Effects of Communication Type and Gender on Self Disclosure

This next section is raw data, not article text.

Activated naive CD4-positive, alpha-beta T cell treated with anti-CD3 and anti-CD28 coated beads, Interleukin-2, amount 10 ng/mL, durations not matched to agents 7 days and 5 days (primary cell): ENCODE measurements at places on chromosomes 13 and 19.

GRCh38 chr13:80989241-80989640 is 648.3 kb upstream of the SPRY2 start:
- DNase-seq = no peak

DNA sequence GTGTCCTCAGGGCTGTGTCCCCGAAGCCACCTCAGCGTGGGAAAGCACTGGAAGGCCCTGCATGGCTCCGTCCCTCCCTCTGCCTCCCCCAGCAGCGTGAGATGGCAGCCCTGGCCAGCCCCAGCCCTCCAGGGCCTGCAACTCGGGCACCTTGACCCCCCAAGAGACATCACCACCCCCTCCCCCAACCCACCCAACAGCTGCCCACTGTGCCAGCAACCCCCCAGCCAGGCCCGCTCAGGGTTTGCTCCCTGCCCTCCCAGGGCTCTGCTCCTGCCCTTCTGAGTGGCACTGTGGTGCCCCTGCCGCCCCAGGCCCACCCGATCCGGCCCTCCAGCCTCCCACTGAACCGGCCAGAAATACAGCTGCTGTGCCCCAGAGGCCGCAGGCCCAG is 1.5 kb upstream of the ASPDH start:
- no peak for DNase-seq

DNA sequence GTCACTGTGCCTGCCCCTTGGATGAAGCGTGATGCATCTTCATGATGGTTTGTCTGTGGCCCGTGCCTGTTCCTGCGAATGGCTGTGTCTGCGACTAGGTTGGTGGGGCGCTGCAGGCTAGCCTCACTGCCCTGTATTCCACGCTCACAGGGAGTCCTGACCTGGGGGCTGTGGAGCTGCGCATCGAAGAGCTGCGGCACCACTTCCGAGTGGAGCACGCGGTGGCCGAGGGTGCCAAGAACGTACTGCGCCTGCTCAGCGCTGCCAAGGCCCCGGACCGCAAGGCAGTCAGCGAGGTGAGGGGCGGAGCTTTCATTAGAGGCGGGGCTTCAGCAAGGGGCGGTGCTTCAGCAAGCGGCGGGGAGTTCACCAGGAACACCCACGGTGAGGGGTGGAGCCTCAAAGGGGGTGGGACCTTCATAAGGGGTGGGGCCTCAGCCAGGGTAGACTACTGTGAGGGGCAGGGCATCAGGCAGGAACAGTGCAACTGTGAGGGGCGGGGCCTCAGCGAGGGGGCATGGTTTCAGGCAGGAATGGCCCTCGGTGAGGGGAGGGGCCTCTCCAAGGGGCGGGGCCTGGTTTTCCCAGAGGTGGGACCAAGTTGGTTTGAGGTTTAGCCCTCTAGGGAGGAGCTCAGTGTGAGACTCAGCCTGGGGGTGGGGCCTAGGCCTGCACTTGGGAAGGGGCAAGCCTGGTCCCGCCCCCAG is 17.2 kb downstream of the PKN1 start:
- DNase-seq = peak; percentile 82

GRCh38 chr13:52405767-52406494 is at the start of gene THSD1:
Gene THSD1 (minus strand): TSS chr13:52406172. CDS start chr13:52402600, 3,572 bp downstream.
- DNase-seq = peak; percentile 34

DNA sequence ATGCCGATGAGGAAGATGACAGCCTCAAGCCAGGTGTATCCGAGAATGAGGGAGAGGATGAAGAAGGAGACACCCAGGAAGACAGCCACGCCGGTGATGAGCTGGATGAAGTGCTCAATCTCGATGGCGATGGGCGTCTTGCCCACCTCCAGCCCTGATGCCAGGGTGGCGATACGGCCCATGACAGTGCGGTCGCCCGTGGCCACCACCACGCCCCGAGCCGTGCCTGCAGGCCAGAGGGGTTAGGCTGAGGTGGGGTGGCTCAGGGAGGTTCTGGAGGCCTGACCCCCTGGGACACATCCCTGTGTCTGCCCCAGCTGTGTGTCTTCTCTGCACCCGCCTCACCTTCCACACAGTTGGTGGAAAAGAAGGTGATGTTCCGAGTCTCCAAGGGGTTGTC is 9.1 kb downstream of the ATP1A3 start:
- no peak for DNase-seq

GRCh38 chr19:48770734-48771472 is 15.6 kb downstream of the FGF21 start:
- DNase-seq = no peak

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Over the past decade, the Internet has become an astonishing phenomenon within itself. Cheng (2006) indicated this widely-used resource boasts over 800 million accessible users throughout the world today. Why the unprecedented recent growth of the World Wide Web? Many users initially began getting online to retrieve information unknown to them and to keep track of recent news. However, additional advantages of active Internet use have recently been discovered, such as communication. The Web has become known as an interactive technological device used to correspond with others on a day-to-day basis. Through online dating sites, personal blogs, and educational forums, relying on the Internet to stay in contact with others has become a societal norm. Yet, according to the Pew Research Center, social networking sites are clearly the most extensively utilized links attributed to online interaction. Recent surveys revealed web pages such as Facebook, MySpace, and Twitter have actively engaged over 40 percent of the mature adult population and over 70 percent of the young adult population (Hampton, Goulet, Rainie & Purcell, 2011). It is obvious that computer mediated communication (CMC) is becoming a prominent method of developing and furthering relationships with others. Social networking sites (SNS) encourage users to create a personal “profile,” allowing them to experiment with their own identities and expressiveness. Their profile page can be modified to display information and images they desire for others to see. Once a profile is created, it can be linked to the profiles of other individuals, producing a web of connections called an SNS. The tactical depiction of what information one chooses to display on his or her profile and in what way he or she chooses to present it is often a key factor in one’s decision to use an SNS; the individual can fully regulate what information he or she desires to communicate to others and what personal facts he or she wishes to disclose. Thus, researchers believe self-disclosure, or the “process of revealing personal information to other people,” is an important factor that must be taken into consideration while monitoring SNS use (Foubert, 1996). As studies describe the over 500 million active members on Facebook alone (Palmieri, Prestano, Gandley, Overton, & Zhang, 2012), one may begin to wonder how communication using these types of heavily trafficked social networks relates in comparison to conversing in face-to-face interactions. More specifically, are people able to develop intimate relationships with others online using self-disclosure in the same way they could in interpersonal encounters? Much research has been performed to investigate the influences of self-disclosure on both face-to-face communication and CMC. Findings have reported that the revelation of personal ideas and thoughts can be found in both situations, meaning that interactions using CMC are as significant as those experienced interpersonally. The amount of self-disclosure in both of these forms of communication can also be studied to indicate whether users unveil more private information online, as previous studies have claimed to be true (Joinson, 2001), or in person. This study is designed not only to measure the amount of personal information people disclose using SNS in comparison to face-to-face communication., but it will also take into account how gender role plays in the disclosure of that information. Some previous investigations have been limited to focus on either the influence of self-disclosure on various interactions or the impact gender has in the use of different types of communication. But, none have addressed the joint effect that both gender and the type of communication being experienced have on self-disclosure. This study will first analyze the findings of others scholars research which have investigated self-disclosure, gender, and communication types separately. The report will then...
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